John McCain: Here’s why I voted no and killed the ‘skinny repeal’

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Lindsey Graham Ron Johnson Bill Cassidy John McCain
Sen. John McCain, R-Ariz., speaks to reporters at the Capitol as the Republican-controlled Senate unable to fulfill their political promise to repeal and replace "Obamacare" because of opposition and wavering within the GOP ranks, in Washington, Thursday, July 27, 2017.

AP Photo/J. Scott Applewhite

Senator John McCain was one of three Republican "no" votes against the GOP health care plan early Friday morning, and is being hailed as the man who killed the so-called Obamacare "skinny repeal."

"We should not make the mistakes of the past that has led to Obamacare's collapse, including in my home state of Arizona where premiums are skyrocketing and health care providers are fleeing the marketplace," McCain said in a statement.

All 48 Democrats voted no, along with three Republican senators — McCain, as well as Sens. Lisa Murkowski of Alaska and Susan Collins of Maine.

McCain had returned to Washington for the health care vote on Tuesday, nearly a week after his office announced he had been diagnosed with brain cancer. The Arizona senator delivered a powerful speech from the Senate floor Tuesday, focusing on a need to return to a more bipartisan approach.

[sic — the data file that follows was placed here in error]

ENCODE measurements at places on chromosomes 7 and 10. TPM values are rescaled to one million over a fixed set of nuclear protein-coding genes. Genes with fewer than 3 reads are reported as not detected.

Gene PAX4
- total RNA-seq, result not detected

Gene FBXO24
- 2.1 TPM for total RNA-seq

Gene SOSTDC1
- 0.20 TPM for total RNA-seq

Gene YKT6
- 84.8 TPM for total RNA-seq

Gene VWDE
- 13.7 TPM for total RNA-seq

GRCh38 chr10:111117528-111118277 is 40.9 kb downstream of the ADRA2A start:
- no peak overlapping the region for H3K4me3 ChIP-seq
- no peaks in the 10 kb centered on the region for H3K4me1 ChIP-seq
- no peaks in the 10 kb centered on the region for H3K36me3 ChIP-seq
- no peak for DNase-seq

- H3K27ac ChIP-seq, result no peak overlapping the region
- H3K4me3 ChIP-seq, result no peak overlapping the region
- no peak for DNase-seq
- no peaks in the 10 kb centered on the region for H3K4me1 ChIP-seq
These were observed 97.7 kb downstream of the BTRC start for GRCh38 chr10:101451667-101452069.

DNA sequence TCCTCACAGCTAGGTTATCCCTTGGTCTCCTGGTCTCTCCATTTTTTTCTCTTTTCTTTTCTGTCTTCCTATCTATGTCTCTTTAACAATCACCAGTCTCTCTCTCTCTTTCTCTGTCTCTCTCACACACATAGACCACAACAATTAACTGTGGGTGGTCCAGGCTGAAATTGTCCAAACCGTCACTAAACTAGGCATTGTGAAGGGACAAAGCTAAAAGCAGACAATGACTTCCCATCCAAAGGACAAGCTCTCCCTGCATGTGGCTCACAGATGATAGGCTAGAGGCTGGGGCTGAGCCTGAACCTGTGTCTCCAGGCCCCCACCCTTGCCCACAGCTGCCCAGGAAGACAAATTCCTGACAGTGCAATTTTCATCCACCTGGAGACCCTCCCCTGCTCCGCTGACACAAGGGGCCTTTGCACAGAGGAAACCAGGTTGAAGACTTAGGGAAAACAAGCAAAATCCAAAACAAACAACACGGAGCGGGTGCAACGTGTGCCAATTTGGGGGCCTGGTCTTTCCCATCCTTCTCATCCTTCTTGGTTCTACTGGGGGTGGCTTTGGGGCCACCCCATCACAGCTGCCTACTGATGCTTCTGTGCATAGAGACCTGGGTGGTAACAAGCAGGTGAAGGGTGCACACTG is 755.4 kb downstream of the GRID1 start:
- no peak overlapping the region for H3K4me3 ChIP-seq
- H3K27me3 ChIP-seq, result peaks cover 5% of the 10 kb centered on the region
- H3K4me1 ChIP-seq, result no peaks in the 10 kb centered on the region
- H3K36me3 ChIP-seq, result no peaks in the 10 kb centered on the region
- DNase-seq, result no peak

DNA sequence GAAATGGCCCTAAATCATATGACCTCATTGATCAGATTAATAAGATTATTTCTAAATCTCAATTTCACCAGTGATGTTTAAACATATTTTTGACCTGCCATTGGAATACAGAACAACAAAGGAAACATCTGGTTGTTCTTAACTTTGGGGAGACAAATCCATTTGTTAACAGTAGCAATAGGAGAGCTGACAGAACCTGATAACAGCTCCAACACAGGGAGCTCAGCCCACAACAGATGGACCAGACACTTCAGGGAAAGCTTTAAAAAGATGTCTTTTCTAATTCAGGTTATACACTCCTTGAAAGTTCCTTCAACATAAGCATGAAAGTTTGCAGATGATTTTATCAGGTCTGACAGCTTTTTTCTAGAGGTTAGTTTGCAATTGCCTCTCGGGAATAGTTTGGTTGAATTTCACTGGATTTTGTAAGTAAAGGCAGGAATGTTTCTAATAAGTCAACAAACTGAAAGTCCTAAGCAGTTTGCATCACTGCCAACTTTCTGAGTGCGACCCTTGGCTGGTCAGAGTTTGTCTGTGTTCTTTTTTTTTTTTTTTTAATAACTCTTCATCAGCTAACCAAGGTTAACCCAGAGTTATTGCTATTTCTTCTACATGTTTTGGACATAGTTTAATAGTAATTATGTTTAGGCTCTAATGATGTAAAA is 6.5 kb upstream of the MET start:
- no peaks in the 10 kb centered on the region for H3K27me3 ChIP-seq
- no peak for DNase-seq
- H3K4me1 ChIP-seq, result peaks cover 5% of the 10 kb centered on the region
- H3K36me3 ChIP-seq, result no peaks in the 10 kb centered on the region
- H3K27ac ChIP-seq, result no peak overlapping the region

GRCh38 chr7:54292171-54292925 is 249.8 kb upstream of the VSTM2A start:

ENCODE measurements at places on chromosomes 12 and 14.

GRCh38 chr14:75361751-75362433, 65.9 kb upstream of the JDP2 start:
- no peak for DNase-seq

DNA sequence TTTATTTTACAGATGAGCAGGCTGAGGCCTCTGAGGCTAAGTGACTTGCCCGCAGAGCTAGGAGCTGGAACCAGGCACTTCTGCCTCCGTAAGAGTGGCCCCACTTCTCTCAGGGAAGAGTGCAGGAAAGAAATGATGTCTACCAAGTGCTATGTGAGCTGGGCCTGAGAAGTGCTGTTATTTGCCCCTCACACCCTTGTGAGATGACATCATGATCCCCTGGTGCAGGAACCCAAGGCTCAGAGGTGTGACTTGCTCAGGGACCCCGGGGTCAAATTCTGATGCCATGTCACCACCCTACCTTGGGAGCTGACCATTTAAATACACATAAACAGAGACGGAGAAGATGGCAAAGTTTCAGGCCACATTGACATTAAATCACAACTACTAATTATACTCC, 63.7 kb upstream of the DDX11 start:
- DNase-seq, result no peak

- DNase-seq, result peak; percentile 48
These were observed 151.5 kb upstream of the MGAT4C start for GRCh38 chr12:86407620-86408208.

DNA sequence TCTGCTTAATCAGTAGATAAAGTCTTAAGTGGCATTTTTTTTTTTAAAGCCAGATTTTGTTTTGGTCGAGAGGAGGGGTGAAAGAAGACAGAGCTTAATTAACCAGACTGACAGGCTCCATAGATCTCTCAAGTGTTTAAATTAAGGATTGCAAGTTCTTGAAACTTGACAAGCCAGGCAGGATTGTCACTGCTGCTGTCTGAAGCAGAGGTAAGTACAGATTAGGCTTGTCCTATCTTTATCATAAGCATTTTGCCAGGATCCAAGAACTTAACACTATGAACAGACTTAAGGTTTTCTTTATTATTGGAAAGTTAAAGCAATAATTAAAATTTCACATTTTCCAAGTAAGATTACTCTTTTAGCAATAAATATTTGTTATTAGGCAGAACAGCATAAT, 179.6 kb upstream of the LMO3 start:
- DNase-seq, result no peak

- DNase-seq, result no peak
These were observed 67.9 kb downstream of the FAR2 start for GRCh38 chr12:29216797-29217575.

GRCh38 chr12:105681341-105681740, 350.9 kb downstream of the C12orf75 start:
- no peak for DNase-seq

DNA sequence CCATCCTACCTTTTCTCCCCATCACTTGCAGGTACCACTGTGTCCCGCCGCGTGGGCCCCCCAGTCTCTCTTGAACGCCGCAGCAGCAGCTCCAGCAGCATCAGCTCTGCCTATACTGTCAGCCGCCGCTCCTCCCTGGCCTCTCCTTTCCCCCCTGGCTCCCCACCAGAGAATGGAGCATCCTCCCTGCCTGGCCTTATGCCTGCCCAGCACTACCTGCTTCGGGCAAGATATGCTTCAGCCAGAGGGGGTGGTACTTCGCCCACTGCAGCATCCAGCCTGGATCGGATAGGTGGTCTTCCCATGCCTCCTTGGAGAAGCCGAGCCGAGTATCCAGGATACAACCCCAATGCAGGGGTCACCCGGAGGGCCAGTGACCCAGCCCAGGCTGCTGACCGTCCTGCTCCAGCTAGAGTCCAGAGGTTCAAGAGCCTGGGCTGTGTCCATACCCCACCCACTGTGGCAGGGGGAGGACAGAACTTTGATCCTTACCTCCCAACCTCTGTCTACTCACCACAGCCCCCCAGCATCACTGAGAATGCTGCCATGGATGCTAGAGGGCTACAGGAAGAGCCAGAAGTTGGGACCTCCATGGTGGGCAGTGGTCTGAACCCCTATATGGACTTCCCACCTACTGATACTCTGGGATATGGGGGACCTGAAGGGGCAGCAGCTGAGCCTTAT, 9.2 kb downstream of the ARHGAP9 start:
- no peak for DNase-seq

It appeared Republican leaders attempted to convince McCain to change his vote before the "skinny repeal." Senate Majority Leader Mitch McConnell and Vice President Mike Pence were seen before the vote speaking with McCain, but the senator stuck with his "no," effectively ending the bill.

McCain released the following statement early Friday morning:

"From the beginning, I have believed that Obamacare should be repealed and replaced with a solution that increases competition, lowers costs, and improves care for the American people. The so-called "skinny repeal" amendment the Senate voted on today would not accomplish those goals. While the amendment would have repealed some of Obamacare's most burdensome regulations, it offered no replacement to actually reform our health care system and deliver affordable, quality health care to our citizens. The Speaker's statement that the House would be "willing" to go to conference does not ease my concern that this shell of a bill could be taken up and passed at any time.

I've stated time and time again that one of the major failures of Obamacare was that it was rammed through Congress by Democrats on a strict-party line basis without a single Republican vote. We should not make the mistakes of the past that has led to Obamacare's collapse, including in my home state of Arizona where premiums are skyrocketing and health care providers are fleeing the marketplace. We must now return to the correct way of legislating and send the bill back to committee, hold hearings, receive input from both sides of aisle, heed the recommendations of nation's governors, and produce a bill that finally delivers affordable health care for the American people. We must do the hard work our citizens expect of us and deserve."

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